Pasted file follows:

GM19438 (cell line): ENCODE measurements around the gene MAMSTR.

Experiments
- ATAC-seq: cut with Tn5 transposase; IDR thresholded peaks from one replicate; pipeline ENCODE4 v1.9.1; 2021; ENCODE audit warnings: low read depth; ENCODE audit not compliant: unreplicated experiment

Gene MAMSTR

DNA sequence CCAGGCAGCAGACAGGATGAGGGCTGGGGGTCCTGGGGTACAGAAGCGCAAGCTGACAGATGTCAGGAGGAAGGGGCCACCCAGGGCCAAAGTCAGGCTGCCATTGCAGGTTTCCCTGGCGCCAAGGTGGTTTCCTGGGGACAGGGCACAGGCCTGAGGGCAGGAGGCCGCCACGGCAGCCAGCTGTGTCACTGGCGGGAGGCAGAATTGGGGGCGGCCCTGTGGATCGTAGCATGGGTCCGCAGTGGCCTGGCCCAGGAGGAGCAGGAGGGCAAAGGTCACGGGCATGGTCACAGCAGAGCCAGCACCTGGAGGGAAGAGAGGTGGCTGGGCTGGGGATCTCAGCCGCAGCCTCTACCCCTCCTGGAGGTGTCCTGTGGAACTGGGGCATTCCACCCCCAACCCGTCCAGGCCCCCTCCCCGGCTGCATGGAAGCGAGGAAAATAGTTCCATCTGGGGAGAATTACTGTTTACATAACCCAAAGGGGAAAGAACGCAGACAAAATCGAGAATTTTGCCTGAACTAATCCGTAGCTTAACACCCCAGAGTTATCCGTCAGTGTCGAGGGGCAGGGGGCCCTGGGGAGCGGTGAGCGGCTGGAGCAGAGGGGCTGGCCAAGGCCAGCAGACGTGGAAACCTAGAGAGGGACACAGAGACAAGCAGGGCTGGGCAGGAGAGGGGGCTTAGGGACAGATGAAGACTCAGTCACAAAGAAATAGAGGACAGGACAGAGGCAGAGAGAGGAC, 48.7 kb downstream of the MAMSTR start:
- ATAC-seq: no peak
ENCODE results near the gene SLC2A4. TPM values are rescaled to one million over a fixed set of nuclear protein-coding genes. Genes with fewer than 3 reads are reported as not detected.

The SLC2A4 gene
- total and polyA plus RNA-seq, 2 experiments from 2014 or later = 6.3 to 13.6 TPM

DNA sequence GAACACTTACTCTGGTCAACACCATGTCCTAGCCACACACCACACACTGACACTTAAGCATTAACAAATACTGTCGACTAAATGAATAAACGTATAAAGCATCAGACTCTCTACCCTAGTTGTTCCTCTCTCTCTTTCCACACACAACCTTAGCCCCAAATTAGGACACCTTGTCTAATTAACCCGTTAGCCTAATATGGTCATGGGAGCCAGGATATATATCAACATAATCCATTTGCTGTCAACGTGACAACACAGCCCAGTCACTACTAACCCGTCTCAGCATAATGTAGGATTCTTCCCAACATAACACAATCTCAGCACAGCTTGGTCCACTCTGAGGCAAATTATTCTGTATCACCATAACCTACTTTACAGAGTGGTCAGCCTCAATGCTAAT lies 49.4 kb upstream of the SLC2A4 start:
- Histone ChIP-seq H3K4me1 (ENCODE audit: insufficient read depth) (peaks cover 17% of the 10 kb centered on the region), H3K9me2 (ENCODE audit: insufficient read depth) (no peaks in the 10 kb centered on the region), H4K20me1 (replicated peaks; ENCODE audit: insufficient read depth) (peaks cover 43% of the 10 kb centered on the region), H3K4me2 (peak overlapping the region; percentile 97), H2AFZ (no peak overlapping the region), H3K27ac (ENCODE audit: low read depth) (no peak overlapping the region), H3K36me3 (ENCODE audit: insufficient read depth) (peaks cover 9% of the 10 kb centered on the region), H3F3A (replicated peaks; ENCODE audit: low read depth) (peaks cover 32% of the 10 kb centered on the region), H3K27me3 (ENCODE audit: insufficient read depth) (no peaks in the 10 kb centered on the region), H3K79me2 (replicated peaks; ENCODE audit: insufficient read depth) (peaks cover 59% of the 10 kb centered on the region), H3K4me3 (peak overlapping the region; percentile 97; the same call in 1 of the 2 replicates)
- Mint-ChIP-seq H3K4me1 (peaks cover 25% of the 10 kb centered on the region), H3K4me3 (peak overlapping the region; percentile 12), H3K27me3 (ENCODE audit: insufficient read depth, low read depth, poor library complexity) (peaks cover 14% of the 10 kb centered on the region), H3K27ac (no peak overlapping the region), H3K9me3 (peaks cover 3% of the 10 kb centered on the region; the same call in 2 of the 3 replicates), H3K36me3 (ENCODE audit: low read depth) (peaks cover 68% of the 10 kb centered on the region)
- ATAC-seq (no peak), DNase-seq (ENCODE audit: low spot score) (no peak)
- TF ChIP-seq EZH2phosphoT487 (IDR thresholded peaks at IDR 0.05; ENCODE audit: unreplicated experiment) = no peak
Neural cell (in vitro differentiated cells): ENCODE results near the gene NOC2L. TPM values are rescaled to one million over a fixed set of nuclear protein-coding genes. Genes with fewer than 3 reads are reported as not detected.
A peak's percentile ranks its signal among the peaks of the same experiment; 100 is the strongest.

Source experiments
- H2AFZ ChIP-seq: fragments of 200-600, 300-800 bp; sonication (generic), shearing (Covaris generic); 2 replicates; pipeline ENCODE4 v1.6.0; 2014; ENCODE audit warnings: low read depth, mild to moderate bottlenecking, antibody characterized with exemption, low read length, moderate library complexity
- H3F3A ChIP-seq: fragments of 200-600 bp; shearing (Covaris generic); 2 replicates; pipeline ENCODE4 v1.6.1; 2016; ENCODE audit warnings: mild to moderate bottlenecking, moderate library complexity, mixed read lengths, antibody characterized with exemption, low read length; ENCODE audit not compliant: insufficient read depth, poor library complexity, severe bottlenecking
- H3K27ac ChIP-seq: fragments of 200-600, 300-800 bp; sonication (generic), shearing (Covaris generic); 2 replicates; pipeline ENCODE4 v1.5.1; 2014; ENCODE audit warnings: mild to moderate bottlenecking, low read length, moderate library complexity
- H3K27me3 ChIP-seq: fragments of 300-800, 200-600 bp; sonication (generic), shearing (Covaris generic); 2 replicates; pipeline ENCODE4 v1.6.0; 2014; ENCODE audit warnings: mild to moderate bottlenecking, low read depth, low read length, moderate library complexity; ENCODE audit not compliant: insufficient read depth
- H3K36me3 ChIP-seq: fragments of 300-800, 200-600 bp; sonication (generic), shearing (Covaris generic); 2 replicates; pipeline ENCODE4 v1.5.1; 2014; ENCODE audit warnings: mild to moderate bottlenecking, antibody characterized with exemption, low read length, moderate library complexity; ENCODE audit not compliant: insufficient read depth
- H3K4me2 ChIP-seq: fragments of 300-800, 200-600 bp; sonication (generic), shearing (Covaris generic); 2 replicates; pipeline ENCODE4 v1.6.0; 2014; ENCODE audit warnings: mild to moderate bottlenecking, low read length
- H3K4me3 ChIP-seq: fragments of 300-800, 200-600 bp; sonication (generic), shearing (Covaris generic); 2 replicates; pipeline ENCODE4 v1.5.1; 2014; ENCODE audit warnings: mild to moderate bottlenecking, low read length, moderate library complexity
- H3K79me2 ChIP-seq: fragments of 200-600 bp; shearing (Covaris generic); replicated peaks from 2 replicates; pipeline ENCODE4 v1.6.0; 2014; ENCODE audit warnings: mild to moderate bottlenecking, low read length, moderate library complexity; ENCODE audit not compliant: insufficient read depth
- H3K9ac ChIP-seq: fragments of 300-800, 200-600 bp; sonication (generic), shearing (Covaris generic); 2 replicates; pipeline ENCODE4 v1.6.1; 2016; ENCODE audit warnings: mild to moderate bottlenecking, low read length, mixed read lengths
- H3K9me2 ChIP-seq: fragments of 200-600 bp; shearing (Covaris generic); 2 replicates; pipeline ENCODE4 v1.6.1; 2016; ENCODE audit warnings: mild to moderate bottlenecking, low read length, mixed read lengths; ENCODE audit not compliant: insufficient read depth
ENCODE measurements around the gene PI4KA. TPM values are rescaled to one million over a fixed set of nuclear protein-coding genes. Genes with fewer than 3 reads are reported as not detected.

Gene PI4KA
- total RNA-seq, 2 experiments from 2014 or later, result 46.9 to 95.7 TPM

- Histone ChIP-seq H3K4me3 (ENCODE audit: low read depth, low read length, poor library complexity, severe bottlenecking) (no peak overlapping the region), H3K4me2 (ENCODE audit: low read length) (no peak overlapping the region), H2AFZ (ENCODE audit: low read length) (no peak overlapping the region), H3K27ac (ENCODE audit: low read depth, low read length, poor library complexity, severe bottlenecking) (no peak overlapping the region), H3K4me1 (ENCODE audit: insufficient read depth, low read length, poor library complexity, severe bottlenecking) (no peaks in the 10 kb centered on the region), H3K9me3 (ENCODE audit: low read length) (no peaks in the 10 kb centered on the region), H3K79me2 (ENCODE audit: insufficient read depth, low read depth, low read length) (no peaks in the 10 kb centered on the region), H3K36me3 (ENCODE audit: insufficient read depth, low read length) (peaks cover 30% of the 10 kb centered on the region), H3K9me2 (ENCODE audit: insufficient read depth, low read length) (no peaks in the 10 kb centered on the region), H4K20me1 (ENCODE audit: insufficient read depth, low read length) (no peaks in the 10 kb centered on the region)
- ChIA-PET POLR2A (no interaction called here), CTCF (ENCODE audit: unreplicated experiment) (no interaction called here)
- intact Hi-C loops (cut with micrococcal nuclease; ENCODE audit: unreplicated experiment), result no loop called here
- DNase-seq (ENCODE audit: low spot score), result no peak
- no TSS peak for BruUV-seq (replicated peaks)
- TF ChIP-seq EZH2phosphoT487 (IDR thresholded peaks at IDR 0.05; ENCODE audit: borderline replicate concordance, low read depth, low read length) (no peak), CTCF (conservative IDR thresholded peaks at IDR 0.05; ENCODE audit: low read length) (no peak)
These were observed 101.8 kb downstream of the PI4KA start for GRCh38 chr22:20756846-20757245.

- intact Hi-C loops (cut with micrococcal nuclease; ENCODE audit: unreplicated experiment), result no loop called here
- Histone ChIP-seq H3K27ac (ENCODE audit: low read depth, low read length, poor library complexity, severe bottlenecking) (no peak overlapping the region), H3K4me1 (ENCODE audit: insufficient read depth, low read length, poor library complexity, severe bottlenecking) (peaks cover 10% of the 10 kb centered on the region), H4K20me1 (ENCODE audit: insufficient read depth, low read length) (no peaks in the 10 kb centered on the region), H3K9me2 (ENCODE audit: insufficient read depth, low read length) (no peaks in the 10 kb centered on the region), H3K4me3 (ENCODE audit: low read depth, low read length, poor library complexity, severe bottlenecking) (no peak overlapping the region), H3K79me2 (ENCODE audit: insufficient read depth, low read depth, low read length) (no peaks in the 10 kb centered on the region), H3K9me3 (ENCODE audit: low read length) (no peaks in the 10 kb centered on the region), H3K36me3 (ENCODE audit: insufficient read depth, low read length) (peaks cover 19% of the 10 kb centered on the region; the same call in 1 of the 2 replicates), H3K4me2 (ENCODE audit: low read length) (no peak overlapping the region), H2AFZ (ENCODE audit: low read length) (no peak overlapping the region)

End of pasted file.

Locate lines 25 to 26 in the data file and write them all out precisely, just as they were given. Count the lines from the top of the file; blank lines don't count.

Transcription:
- H3K79me2 ChIP-seq: fragments of 200-600 bp; shearing (Covaris generic); replicated peaks from 2 replicates; pipeline ENCODE4 v1.6.0; 2014; ENCODE audit warnings: mild to moderate bottlenecking, low read length, moderate library complexity; ENCODE audit not compliant: insufficient read depth
- H3K9ac ChIP-seq: fragments of 300-800, 200-600 bp; sonication (generic), shearing (Covaris generic); 2 replicates; pipeline ENCODE4 v1.6.1; 2016; ENCODE audit warnings: mild to moderate bottlenecking, low read length, mixed read lengths